Moya says: It's not just writers who are trying to sell a story they've worked years to produce. It's all of us.We are all writing our own BIG story every day and then, just when we have a chance to tell the world about it...we shrink, retreat and blow the chance. Maybe we're too much inside our own story?
When we're in front of any audience (as opposed to being in front of a computer), we need to focus not so much on which part of our story is important to us and more on what is relevant to them. What do they need to hear to make our story relevant to their own life and hopes?
My favourite par is here:
"Another approach is “on-the-spot” audience research. I recently attended a women’s professional group luncheon at which an author spoke about her first published book. Before she began, she went around the room and asked each of us what we might like to know. She got some great questions, including where her inspiration came from, when she found time to write, how long it took to complete her novel and what obstacles she faced along the way. She wrote each one down and then wove the answers into her remarks."
The key to telling a strong story is allowing us into your vision. Here is one of the frameworks I've designed to help you achieve maximum results with the stories you tell.
As a story/career consultant I am constantly designing frameworks and tools to help people understand how to tell their story in a way that results in their audience feeling their message.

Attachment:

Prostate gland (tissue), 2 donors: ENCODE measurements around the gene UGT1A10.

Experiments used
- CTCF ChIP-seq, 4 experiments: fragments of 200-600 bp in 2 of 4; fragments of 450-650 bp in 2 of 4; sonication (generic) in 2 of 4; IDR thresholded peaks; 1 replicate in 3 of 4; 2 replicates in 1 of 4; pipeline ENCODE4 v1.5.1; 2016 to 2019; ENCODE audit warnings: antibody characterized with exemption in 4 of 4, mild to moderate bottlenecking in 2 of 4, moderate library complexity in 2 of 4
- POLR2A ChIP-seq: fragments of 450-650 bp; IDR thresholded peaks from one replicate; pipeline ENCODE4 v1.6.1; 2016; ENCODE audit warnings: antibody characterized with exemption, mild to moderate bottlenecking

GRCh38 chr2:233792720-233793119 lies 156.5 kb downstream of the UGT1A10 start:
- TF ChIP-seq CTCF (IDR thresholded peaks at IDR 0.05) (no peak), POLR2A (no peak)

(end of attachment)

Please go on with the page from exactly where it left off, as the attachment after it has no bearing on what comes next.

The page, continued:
There is no better feeling than when a story resonates in a way that strikes an emotional chord and makes you understand and feel the message at a core level. After working in the entertainment business for 20 years, I am still fascinated with why some stories work and others do not. By story, I am referring to any story being told on TV, in film, theater, and in real life. I have come to believe that the way we tell our story or stories equates to our success on so many levels, both in our professional and personal lives.
When you learn how to utilize tools that will enhance your story, you increase your chances of connecting with your audience. The key to telling a strong story is allowing us into your vision. Here is one of the frameworks I've designed to help you achieve maximum results with the stories you tell.